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Waldport's Driftwood Beach Parking to Close for Oregon Coast Wave Energy Project Work

Published 05/08/21 at 5:35 PM PDT
By Oregon Coast Beach Connection staff

Waldport's Driftwood Beach Parking to Close for Oregon Coast Wave Energy Project Work

(Waldport, Oregon) – A much-loved beach on the central Oregon coast will not be as easily accessible for awhile, as Driftwood Beach State Recreation Site’s parking area will close down as early as June 1 for work constructing part of a massive wave energy project. Oregon State Parks and Recreation (OPRD) announced this week that Oregon State University (OSU), which is running the project, will hold two virtual town halls on Monday, May 10 to explain the gigantic test endeavor.

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It's unknown for how long the parking lot will be closed. The beach remains open, as well as a restroom nearby.

Driftwood Beach, about a mile north of Waldport, will be cut off from any easy access – the nearest public accesses on either side are about a mile away. However, OPRD said parking and beach access are available at multiple nearby state parks including Seal Rock State Recreation Site, Governor Patterson Memorial State Recreation Site and Brian Booth State Park, which are all less than five miles from Driftwood Beach. Although the Driftwood Beach parking area will be closed, an on-site restroom will be available outside the construction area.

Initial work is being done on the OSU PacWave South wave energy test site, with the onshore components being connected to the offshore facility in this spot. There are two areas off the central Oregon coast where the PacWave testing will be done. Near Waldport is the southern spot, while another near Newport is the northern rigging.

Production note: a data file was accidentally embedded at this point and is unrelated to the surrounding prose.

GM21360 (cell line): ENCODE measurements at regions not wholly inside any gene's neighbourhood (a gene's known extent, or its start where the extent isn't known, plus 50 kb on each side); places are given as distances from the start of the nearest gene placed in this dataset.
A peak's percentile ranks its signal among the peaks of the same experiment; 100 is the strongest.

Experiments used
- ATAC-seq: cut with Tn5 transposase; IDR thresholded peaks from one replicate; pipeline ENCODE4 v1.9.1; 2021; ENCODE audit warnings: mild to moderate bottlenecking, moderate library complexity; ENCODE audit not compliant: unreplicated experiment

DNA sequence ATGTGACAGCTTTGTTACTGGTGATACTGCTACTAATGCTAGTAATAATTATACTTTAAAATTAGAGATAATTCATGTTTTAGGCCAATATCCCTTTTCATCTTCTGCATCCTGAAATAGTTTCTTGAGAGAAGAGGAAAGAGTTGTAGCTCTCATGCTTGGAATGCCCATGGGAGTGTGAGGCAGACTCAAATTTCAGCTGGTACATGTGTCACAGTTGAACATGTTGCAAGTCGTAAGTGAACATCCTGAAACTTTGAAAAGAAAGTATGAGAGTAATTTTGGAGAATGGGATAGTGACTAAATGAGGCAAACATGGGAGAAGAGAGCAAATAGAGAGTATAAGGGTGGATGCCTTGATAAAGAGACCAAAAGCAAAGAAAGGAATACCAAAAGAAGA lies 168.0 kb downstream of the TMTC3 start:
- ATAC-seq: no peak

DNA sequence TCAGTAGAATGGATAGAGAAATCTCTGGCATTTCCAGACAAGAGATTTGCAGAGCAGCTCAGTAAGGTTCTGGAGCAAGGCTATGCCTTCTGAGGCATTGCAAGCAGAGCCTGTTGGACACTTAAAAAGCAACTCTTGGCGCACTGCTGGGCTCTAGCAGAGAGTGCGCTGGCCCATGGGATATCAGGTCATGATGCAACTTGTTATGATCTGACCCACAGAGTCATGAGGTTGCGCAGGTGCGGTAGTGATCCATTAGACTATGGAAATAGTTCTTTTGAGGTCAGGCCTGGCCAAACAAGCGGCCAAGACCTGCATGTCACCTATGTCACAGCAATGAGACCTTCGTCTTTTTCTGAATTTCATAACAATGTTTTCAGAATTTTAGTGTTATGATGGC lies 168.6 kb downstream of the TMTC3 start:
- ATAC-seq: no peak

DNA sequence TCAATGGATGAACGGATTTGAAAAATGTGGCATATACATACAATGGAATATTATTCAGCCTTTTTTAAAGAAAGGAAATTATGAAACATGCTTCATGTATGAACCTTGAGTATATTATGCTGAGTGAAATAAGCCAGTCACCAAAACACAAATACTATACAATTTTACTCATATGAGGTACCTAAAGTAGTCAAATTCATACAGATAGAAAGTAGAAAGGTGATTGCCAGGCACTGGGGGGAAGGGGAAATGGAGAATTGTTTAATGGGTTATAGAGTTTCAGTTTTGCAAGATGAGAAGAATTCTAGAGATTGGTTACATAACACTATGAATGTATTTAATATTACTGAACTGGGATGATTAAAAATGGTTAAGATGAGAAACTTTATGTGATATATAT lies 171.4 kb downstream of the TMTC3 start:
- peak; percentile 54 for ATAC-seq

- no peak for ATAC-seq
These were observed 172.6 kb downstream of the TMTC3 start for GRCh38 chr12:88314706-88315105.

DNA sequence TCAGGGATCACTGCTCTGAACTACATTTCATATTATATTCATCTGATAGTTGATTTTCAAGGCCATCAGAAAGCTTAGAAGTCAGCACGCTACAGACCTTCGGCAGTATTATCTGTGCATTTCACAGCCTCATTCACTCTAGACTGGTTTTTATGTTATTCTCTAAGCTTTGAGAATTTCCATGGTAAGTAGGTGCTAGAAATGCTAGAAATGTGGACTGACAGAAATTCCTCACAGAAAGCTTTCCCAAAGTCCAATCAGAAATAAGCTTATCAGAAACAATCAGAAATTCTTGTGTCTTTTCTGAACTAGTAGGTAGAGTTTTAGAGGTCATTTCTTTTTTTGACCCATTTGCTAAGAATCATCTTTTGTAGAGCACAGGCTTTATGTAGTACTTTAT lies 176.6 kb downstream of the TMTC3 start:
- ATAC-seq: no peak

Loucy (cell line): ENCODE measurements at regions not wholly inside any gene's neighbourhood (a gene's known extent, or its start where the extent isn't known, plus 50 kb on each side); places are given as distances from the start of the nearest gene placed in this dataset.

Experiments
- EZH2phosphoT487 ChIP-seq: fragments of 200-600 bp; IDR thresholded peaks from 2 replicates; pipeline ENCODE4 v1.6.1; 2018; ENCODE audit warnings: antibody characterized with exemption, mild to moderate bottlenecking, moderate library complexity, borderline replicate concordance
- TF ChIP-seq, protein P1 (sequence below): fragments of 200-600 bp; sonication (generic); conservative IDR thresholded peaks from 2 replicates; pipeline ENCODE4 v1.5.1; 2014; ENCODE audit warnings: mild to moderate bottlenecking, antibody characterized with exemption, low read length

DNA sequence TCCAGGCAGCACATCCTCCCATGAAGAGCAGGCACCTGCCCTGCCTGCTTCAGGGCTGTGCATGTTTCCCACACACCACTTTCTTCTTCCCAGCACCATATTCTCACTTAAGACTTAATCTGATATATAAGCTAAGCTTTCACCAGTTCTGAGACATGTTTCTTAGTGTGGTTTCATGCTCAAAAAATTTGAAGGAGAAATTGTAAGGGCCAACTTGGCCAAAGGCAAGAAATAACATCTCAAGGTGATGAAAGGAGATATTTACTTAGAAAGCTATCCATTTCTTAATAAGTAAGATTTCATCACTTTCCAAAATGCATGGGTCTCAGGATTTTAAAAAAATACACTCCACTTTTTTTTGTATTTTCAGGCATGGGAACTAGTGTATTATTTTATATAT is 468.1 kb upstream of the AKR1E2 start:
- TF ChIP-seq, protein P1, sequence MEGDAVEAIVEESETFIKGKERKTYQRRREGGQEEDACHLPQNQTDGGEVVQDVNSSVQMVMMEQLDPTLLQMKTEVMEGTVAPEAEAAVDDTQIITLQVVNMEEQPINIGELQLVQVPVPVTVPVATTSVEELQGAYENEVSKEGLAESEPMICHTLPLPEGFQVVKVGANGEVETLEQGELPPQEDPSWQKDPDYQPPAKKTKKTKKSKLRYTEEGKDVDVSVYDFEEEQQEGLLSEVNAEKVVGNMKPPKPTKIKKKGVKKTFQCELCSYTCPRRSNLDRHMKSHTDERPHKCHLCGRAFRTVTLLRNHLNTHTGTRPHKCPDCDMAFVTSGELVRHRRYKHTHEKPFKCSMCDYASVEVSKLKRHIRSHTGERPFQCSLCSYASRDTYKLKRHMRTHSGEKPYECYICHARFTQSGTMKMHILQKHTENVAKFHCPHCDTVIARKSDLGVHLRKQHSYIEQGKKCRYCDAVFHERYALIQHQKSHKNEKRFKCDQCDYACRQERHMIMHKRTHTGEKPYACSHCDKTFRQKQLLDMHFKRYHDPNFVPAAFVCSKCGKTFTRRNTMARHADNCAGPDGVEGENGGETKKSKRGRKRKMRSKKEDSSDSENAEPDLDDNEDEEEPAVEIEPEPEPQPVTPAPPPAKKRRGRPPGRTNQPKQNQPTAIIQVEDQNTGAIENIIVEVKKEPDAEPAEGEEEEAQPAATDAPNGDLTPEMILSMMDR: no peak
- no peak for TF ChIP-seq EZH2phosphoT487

The work being done here includes horizontal directional drilling deep beneath the park and ocean shore. Later subsea cable installation work will primarily be between 1 and 7 miles offshore.

PacWave South is the first marine renewable energy research lease the Bureau of Ocean Energy Management has issued in federal waters off the West Coast. It will cost an estimated $80 million. The central Oregon array is a full-scale, utility grid-connected wave energy test site, designed to allow wave energy developers the opportunity to test different technologies for harnessing the energy of ocean waves.

OSU said wave energy has the potential to provide clean, reliable electricity to meet the world’s rising energy demands. Globally, the marine energy market is projected to reach nearly $700 billion by 2050, and the World Energy Council estimates that 10% of the worldwide electricity demand could be met by harvesting ocean energy.

The PacWave ocean test site will be located about seven miles offshore on a sandy-bottomed stretch of the Pacific Ocean away from popular commercial and recreational fishing reefs. The ocean site will have four different testing “berths,” which combined can accommodate up to 20 total wave energy devices at any one time. Five power and data cables buried below the seafloor will connect the ocean test site to a shoreside facility southeast of Seal Rock.

The virtual town halls are set for:

Town Hall Meeting #1 on May 10, 2021 at 1 p.m.: https://oregonstate.zoom.us/j/93265505728

Town Hall Meeting #2 on May 10, 2021 at 6 p.m.: https://oregonstate.zoom.us/j/94557740261

More information about the town halls and how to attend are available at http://pacwaveenergy.org/, under the Construction Update section. The town halls will include construction updates and public question-and-answer sessions. MORE PHOTOS BELOW

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